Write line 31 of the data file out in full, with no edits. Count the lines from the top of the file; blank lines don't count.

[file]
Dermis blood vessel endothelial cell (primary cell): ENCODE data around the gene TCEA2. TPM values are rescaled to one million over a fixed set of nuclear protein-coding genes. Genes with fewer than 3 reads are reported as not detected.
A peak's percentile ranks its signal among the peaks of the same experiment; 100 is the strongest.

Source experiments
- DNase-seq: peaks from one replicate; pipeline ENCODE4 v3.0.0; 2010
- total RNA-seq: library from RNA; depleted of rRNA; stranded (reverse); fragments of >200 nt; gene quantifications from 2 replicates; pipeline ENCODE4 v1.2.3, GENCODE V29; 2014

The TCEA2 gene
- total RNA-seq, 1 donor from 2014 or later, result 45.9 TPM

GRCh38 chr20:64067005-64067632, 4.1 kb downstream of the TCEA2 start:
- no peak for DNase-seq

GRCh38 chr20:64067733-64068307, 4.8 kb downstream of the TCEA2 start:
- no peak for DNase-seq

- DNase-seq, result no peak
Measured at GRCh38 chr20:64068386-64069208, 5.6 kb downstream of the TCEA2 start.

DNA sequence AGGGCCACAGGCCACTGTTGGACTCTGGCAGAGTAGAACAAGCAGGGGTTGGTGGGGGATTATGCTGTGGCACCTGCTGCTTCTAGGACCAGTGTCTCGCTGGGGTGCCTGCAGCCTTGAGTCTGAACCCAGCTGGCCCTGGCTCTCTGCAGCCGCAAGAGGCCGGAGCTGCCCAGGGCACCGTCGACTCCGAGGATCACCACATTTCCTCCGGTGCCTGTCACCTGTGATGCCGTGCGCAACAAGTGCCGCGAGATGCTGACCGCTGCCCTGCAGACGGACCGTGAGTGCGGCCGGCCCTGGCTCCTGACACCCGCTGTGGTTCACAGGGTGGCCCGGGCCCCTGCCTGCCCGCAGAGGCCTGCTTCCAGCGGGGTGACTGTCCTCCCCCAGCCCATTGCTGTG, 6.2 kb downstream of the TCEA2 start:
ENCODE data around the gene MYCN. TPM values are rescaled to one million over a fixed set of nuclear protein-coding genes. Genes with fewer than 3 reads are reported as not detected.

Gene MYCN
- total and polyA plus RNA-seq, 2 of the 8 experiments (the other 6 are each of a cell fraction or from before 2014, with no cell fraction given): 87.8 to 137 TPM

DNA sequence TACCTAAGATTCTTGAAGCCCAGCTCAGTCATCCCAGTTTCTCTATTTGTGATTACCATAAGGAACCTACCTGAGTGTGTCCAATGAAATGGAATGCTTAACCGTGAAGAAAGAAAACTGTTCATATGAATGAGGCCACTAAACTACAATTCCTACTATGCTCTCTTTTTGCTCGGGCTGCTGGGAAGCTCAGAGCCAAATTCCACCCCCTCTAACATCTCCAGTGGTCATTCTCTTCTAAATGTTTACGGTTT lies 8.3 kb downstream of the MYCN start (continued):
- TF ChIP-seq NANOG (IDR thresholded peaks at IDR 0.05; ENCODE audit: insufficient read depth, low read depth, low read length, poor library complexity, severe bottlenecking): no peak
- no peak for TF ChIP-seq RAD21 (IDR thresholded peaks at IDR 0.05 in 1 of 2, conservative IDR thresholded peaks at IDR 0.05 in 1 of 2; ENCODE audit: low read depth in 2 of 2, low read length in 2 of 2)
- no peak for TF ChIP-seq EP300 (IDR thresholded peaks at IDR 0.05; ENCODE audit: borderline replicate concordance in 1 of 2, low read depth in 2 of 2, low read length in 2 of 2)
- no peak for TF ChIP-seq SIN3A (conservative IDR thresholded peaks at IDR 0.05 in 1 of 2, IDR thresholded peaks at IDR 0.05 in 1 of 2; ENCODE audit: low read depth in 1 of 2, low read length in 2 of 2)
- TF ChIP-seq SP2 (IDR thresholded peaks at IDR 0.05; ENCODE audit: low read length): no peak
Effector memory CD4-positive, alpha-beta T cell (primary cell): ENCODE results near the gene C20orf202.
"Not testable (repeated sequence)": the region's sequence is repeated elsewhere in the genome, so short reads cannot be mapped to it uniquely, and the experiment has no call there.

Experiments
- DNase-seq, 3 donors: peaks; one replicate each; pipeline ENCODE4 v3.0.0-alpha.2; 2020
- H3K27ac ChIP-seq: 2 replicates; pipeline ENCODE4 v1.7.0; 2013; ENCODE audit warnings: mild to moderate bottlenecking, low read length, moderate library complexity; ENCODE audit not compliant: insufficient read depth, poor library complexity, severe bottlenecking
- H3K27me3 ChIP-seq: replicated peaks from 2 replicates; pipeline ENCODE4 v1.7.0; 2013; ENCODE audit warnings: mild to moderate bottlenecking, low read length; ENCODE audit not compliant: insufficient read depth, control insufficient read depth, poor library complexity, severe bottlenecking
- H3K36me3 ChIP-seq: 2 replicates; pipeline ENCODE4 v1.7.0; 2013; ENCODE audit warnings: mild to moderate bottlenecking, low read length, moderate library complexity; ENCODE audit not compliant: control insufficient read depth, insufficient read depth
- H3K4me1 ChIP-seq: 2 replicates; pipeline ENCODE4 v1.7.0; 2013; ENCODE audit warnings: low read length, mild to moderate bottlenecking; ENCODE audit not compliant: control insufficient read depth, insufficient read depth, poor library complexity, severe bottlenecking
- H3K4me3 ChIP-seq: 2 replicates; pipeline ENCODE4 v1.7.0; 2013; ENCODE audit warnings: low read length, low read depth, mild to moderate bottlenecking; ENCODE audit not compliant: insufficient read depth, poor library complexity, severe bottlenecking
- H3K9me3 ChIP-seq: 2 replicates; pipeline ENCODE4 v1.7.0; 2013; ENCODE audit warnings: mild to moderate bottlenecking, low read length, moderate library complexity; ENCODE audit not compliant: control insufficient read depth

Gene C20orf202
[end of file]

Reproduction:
- H3K4me1 ChIP-seq: 2 replicates; pipeline ENCODE4 v1.7.0; 2013; ENCODE audit warnings: low read length, mild to moderate bottlenecking; ENCODE audit not compliant: control insufficient read depth, insufficient read depth, poor library complexity, severe bottlenecking